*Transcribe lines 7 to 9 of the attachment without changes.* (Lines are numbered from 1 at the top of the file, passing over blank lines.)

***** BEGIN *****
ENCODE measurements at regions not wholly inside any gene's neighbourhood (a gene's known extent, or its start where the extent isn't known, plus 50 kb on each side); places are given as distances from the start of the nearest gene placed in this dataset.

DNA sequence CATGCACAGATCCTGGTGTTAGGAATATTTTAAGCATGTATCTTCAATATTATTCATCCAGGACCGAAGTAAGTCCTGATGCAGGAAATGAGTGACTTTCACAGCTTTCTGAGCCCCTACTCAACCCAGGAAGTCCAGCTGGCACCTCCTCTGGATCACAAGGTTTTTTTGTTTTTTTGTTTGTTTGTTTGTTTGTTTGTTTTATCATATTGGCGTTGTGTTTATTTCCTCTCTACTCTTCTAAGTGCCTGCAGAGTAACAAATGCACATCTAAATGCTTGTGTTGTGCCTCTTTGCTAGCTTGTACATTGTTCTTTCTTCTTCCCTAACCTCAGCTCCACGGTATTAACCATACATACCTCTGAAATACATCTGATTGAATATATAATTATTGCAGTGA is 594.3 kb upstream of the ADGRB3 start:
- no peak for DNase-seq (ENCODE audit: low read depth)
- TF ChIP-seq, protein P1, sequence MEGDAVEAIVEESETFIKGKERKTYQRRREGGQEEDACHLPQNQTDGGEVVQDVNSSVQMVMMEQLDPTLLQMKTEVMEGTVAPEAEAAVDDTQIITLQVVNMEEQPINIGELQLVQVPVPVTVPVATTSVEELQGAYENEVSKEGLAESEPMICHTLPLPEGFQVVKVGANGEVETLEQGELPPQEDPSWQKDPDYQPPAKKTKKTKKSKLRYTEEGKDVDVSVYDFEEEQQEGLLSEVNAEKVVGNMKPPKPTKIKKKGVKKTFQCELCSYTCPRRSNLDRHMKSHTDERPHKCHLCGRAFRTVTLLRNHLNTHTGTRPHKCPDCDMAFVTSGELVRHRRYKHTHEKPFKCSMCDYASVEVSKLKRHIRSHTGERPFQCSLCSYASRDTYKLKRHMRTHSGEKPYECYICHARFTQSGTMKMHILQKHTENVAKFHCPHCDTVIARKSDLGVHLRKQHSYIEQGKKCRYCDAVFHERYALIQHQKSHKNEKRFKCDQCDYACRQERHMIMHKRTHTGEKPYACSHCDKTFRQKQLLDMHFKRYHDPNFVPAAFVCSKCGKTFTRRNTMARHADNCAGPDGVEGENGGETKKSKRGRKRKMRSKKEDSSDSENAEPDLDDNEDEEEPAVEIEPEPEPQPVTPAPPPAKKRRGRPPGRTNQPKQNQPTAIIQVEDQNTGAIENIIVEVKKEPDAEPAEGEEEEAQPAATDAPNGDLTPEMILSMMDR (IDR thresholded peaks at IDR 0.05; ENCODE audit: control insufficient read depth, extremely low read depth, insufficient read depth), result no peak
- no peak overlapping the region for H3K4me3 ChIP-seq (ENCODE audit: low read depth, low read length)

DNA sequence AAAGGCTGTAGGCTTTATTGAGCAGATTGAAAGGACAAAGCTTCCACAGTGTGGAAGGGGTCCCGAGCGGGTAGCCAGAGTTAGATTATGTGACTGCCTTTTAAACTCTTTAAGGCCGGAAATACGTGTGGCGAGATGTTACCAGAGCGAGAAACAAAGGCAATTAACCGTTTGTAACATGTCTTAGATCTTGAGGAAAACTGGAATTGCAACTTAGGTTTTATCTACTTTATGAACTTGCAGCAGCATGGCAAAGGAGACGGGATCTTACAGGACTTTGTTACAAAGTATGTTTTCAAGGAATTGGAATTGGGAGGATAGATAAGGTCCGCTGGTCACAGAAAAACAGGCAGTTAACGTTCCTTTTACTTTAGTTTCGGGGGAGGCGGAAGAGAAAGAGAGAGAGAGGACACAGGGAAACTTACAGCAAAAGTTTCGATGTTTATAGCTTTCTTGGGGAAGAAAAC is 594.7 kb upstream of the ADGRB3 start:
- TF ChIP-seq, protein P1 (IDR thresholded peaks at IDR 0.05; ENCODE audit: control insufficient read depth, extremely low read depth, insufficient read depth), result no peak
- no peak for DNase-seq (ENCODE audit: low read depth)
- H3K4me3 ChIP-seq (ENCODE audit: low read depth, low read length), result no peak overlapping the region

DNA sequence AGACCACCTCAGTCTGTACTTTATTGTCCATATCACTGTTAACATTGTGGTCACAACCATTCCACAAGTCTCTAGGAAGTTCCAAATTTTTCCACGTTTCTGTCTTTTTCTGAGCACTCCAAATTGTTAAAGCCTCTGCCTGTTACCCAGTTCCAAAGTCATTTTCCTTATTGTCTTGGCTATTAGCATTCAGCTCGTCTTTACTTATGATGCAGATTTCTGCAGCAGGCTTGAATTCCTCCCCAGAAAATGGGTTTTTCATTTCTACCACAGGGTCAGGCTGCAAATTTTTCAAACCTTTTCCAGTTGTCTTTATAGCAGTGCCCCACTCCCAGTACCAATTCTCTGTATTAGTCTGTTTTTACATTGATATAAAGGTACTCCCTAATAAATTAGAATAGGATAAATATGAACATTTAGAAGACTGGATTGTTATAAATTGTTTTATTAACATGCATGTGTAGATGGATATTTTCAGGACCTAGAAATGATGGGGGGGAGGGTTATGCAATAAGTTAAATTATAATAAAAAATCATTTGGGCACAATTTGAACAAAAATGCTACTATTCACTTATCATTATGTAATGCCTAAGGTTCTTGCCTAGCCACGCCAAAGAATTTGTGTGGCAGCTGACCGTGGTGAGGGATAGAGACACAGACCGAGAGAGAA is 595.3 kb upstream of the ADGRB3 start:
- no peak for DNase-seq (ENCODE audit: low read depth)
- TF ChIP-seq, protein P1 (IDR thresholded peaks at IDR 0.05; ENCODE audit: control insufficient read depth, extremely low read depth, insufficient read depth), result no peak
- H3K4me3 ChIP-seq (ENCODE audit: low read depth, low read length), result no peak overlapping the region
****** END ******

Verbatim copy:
- TF ChIP-seq, protein P1 (IDR thresholded peaks at IDR 0.05; ENCODE audit: control insufficient read depth, extremely low read depth, insufficient read depth), result no peak
- no peak for DNase-seq (ENCODE audit: low read depth)
- H3K4me3 ChIP-seq (ENCODE audit: low read depth, low read length), result no peak overlapping the region